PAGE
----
My Experience with Windows

On the first day of my new job I was handed a Windows laptop. This came as a bit of a surprise because prior to my start date they had asked me whether I wanted to work on Mac or Windows, and I said Mac.

it was quickly explained to me that a certain set of circumstances had resulted in me receiving a bulky Dell machine with Windows XP loaded on it, in lieu of an Apple machine, and that some time over the next few weeks I would be getting a Mac.

In the meantime, I would have to make due with Windows. I actually hadn’t used Windows as my primary operating system for almost eight years. The last time I’d used it was when I was managing the web site at Carthage College. I was dreading having to work on the machine as my main development environment while learning my role in a new company, and learning a new programming platform (Flex).

I was actually surprised at how (relatively) comfortable I was on the machine. I’ve of course used Windows for years to do testing and debugging for web applications, but not as my main development machine. Cygwin was definitely handy. There are lots of powerful command-line interactions that I can achieve much quicker in a *nix shell than in DOS. So whenever I needed to do something familiar on the command-line, but didn’t know the best way to do it in DOS, I could always fall back on the Cygwin prompt.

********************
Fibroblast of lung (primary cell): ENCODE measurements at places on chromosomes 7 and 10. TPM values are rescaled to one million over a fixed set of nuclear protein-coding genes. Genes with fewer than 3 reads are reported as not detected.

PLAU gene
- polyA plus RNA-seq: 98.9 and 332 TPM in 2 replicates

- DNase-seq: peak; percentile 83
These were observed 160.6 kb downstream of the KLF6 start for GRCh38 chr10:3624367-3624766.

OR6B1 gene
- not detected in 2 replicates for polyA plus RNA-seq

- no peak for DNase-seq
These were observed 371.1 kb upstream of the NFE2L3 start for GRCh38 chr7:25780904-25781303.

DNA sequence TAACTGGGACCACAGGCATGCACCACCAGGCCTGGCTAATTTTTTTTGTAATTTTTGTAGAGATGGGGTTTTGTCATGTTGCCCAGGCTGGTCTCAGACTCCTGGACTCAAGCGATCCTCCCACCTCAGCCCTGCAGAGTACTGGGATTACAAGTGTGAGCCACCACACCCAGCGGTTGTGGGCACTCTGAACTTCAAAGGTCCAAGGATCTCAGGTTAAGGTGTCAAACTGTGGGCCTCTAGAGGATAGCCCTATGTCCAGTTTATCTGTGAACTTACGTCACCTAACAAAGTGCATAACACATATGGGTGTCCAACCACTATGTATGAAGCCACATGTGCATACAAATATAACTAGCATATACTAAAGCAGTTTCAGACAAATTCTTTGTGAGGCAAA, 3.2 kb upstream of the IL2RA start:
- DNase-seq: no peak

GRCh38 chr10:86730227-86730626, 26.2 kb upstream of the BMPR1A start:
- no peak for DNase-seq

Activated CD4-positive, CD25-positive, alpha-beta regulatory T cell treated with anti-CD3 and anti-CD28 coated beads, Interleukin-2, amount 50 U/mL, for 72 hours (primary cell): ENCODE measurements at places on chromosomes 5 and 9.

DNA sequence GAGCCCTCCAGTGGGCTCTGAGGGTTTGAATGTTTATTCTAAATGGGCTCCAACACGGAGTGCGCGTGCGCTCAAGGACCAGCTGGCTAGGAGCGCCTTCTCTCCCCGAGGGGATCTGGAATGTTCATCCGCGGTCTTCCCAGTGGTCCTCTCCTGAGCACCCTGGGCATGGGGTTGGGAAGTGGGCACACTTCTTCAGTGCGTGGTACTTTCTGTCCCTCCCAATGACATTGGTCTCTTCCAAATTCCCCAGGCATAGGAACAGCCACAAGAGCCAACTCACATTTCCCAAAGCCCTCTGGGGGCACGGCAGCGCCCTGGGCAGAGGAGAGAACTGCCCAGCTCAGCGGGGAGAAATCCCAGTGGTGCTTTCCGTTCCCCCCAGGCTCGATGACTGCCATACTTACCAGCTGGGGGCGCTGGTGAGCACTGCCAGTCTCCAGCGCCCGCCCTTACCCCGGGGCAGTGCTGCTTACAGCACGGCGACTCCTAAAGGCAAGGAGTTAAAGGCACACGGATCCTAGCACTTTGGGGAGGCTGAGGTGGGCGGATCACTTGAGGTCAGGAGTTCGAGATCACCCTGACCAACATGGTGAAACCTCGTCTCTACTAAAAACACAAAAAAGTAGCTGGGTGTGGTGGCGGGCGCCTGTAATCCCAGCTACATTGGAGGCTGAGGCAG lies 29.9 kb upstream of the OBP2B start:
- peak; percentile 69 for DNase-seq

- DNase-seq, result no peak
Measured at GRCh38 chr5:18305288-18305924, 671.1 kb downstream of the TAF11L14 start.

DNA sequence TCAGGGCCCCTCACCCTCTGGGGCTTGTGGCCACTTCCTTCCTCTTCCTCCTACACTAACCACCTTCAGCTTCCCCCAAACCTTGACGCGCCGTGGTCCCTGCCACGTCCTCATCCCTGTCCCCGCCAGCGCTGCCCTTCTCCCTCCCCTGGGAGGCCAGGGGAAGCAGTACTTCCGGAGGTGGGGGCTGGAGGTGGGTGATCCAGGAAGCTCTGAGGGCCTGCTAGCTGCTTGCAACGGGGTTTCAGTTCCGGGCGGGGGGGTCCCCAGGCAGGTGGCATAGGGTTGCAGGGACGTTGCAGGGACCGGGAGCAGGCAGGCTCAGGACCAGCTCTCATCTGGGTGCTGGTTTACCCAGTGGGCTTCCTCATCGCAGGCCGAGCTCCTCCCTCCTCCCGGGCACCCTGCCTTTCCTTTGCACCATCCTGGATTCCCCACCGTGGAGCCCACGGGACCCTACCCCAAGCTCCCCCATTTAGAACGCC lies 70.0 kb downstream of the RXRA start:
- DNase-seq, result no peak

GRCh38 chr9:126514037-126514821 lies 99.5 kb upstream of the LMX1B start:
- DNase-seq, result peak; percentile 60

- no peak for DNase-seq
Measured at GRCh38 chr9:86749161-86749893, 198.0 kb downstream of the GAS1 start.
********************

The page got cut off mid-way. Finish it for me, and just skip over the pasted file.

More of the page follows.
After a couple of weeks, I finally got my nice 17″ Macbook Pro and dropped the Dell off at the sys. admin.’s desk. The experience reminded me of why I don’t use Windows. One of the major annoyances was having to start and stop my resin server with each deployment, even though I had hot deployment turned on. This is more of a deficiency in Resin, I think, than in Windows.

But one of the frustrating aspects of this excercise was that after a resin server was stopped, Windows still hadn’t unlocked the files that the Resin server was using. There was always some indeterminate lag-time between the time the server stopped and the time that the files in its deployment directory would become available again. This is a tiny thing in the scope of an overall operating system, but in iterative development it’s HUGE. Enough to remind a developer like me why I use a *nix environment.

This blog post created on a Mac.

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